Is it the stage of life or the season, or is it just me? I'm not sure what's going on, but lately it seems I keep making people cry. I'm one of those people who cries when I see someone near me crying—it's contagious like yawning—so I have had to choke back a few tears recently. I suppose I could just join them, but I prefer to shed tears in private. You can politely conceal a yawn, but it's difficult to hide blubbering.
Yesterday, I had lunch with a woman who wanted to thank me for some graphic design work I had done for her. I wouldn't accept cash, so we agreed on lunch instead. We don't know each other well, so the subject matter was uncertain. She's conservative in every area of life except her stand on immigration, so I wanted to be careful what topics I introduced. With one hand tied behind my back, I threw out Alzheimer's disease. Nice, huh? Want to meet me for a sandwich? I'm a load of laughs.
Alzheimer's led to death, which led to the idea that children who live away from their extended families don't see the normal progression of aging and the process of dying as part of life. They attend the funerals of their grandparents, and it's a sudden blow with not much warning and no time to ease into the future loss. That, of course, led to specific examples, and when my friend talked about her own father's funeral, she cried, even though it happened years ago and she wasn't particularly fond of the abrasive man who left scars on her childhood memories.
Later in the afternoon, I interviewed two Small Town teachers, a married couple who are retiring this year after 40 years of teaching. Come August when school starts again, these people are going to be in for a real adjustment. The wife seemed fine with it, almost giddy, but the man wasn't so sure. I got the impression he would like to stay on for a little while longer. When I asked him what he thought he might miss most about teaching, he didn't sob, but he got teary eyed and said that he knows someday he'll walk past a 12-year-old kid, and the kid won't know who he is, and that will really eat him up. 40 years is a long time to devote yourself to one task and to be known by every kid in town and by their kids after them.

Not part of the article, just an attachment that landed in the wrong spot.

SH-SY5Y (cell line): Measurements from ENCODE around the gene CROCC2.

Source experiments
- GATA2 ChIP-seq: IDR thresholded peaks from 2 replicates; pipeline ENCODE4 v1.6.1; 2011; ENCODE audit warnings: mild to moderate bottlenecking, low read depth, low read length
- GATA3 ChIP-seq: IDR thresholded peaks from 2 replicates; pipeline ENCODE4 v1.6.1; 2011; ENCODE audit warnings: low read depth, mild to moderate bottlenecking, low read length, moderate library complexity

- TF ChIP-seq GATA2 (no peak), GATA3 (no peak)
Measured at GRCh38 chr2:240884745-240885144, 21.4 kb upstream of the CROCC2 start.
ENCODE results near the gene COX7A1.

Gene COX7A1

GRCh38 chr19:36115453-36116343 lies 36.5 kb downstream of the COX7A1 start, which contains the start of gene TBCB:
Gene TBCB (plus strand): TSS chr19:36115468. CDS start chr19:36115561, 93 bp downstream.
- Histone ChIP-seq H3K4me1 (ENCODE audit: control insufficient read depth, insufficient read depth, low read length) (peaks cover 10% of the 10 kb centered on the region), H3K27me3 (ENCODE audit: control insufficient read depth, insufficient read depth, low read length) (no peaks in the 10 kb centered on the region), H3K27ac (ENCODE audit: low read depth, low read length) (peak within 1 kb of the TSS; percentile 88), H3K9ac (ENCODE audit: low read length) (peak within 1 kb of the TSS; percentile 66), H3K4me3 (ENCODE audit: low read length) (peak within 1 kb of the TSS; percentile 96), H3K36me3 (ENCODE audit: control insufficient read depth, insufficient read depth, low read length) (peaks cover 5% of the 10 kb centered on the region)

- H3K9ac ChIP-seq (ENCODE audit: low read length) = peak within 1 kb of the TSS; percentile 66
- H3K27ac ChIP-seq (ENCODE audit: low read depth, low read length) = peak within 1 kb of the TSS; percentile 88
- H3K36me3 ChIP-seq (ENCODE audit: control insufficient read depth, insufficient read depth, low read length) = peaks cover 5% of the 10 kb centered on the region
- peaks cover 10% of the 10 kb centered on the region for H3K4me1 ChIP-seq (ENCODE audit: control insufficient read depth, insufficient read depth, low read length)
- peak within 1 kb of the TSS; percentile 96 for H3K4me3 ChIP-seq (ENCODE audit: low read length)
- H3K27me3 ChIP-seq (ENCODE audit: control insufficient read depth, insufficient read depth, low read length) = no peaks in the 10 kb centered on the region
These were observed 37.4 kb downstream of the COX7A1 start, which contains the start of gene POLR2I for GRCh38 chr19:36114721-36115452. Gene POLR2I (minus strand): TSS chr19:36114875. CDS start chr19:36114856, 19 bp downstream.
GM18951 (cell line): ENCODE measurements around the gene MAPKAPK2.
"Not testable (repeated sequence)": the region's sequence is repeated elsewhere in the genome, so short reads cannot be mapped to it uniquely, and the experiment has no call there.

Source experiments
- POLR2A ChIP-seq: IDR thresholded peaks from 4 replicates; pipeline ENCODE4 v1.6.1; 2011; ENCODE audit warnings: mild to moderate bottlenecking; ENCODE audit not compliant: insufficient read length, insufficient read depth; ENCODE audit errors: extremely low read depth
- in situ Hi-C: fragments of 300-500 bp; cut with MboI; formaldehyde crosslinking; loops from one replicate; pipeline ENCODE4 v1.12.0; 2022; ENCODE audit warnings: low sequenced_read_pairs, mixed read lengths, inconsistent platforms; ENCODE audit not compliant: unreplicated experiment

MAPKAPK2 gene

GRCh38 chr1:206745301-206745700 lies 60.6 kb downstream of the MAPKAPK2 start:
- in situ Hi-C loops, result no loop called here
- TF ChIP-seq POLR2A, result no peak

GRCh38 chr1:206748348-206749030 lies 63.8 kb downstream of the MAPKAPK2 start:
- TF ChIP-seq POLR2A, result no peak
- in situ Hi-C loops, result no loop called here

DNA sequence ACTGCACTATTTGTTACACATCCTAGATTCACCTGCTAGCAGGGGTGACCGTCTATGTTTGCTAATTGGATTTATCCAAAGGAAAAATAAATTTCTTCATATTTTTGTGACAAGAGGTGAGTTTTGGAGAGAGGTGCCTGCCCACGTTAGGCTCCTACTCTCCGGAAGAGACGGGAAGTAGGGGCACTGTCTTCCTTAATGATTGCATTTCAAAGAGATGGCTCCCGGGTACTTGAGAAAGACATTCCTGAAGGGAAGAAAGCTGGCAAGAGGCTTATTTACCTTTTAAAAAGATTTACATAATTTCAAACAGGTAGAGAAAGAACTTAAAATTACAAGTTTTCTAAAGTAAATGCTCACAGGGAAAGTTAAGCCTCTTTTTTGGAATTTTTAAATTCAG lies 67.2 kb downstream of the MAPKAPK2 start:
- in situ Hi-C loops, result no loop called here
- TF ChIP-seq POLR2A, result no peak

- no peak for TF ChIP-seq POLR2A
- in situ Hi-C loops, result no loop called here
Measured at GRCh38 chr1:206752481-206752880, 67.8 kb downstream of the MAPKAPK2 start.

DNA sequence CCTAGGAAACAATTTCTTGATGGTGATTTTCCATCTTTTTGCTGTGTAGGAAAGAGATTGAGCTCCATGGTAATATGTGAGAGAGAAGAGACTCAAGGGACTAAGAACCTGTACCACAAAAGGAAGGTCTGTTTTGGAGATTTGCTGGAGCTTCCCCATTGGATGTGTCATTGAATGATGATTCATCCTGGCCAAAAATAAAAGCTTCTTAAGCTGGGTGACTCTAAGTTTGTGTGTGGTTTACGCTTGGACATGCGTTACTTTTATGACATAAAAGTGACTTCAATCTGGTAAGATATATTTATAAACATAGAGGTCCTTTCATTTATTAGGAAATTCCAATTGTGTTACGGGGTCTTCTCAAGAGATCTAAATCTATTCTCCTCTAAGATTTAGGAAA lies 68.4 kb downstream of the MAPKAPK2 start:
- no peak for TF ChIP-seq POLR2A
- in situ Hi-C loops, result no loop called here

I thought that interview would be delightful with two exhausted people ready to start a new life, but it was more about a man feeling as though he has used up his usefulness and doesn't know what he'll do with himself now that he's been squeezed dry. I think he'll be fine because I don't believe his wife is going to let him wallow in that pity for long, but I left with an urgent need to take in every single moment of every day and use it for all it's worth because someday I'll be in a stage when I'll feel as though I've got nothing left.
Last night at dinner, one of the women at the table referred to last week's newspaper article about generational motherhood—she was one of the subjects of the story who cried during the interview and subsequently made me cry, and she said people have been stopping her to tell her they were choked up by the story, some of them actually shed tears.
Enough, already. Really! We've had a long, gray winter, but it's nearly summer. The dogwoods have bloomed, and the birds are going nuts out in the yard with all of their territorial chirping. So, why do we all keep crying? Maybe it's inner weather more than outer weather that's doing it—if that's the case, bring on inner summer, and fast.